Cinematic Lighting Techniques
One of the current catchphrases that seems to be circling around at the moment is “cinematic.”
There has been a lot of talk about adjusting frame rates to shoot more “cinematic.,” applying cinematic LUTs or color adjustments and on and on.
Unfortunately this kind of discussion tends to go around and around without anyone actually realizing that they are going nowhere on it and that’s for a good reason!
To achieve that “look” you see in the cinema is no easy task and the reality is that it is not just because of a 24fps frame rate, a certain type of lens or even specific color grading.
The achievement of that look is the result of all of those things and more, and realistically is the difference between enthusiast and professional.
The only reason the above-mentioned aspects of video production are talked about at the amateur level is because automatic tools can be sold to deal with them.
These things can be touted as reasons for you to buy this product or that software but the bottom line is that they will not take you to where you want to go just because to are able to point and click at something.
The real reason that an overall cinematic look can be achieved boils down to one key factor.
That factor is lighting.
You can pretty much fake your way through all the rest but on the subject of lighting there is no wriggle room whatsoever!
So why is lighting never mentioned in the discussion?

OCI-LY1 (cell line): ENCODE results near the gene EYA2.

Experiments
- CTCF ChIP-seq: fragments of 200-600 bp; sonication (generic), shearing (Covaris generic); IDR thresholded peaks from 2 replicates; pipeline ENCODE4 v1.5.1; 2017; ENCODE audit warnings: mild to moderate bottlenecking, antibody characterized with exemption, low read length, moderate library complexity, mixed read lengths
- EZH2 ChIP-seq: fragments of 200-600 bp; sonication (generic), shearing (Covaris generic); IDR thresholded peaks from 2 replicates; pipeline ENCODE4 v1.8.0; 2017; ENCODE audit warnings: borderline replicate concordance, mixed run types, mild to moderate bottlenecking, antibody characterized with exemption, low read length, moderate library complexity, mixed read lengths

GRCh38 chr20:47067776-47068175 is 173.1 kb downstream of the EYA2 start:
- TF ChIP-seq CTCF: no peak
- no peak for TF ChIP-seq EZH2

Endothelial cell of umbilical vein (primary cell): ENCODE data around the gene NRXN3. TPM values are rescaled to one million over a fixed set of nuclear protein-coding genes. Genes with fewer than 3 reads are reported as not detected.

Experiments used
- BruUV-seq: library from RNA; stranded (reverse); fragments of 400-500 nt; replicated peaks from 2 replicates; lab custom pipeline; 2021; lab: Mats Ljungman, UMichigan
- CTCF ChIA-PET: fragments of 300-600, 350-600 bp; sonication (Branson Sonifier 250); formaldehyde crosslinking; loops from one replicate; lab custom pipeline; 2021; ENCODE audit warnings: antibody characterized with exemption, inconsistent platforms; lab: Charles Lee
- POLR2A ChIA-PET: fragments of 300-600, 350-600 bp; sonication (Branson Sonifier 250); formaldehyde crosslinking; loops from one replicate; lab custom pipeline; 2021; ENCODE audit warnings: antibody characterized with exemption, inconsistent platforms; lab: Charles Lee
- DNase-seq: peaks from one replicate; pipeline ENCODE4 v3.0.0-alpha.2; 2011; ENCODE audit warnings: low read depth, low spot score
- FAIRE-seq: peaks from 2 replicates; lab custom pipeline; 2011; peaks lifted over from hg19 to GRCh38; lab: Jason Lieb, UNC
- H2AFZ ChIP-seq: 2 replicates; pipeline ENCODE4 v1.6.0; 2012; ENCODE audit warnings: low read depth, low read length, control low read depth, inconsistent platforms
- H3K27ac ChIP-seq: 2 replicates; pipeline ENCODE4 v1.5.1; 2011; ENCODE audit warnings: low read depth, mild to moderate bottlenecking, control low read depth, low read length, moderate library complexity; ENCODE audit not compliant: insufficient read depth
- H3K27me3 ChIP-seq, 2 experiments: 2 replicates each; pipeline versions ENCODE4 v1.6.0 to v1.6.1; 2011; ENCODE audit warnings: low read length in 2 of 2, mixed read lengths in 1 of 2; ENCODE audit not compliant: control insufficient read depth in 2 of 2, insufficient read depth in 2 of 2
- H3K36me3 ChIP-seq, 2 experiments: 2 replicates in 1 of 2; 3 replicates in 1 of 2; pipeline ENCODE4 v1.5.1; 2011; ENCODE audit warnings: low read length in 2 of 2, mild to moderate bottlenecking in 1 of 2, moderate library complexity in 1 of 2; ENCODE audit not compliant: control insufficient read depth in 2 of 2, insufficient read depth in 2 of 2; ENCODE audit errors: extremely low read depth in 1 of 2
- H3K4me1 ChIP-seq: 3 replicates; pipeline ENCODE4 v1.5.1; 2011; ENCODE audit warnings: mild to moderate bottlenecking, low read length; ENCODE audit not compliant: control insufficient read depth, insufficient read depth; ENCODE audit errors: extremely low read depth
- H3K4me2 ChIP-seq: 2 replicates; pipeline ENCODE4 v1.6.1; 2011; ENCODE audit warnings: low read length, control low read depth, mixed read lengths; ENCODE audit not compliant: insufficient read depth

Because it is hard, it has to be learned, practiced, re-learned and practiced again and again.
The pro’s didn’t get to where they are because they bought some software or an awesome camera (although they probably did!), they got to where they are by learning about lighting.
Video or movies grew out of the subject of photography.
Photography means literally, writing with light or light writing.
It is no different for video so if you really want to get all cinematic start with the video below and keep going from there!
Camera Hacks 101
I came across this simple camera hack this week and thought it would be a good idea to share it.
One of my first rules when I get a new camera or just about any electronic device for that matter is that before I am allowed to take it out of the box I must first read the instructions.
Now I know that may sound a little OCD on my part and that’s because I am just a little OCD anyway but at least hear me out!
The full procedure is to read the instructions then take the device out and because I have read the instructions, put it together or fire it up depending on the device.
Once I have it in my hot little hands I then go back through the instructions again with the device in my hand and have a play with it.
It is very surprising these days when you delve deep into the functionality of devices like cameras.
You really never know what you are going to find!
As a case in point check out the video below on setting up your camera’s presets so that you can easily move off the auto settings without having to fumble around in its menu system to get to where you want.
The video shows one type of camera only but just about all modern cameras will have this as a feature.
Jump Cut Tutorial
In the world of editing there is one type of cut that you are absolutely not allowed to do… except when you are allowed to do it!
That cut is the jump cut.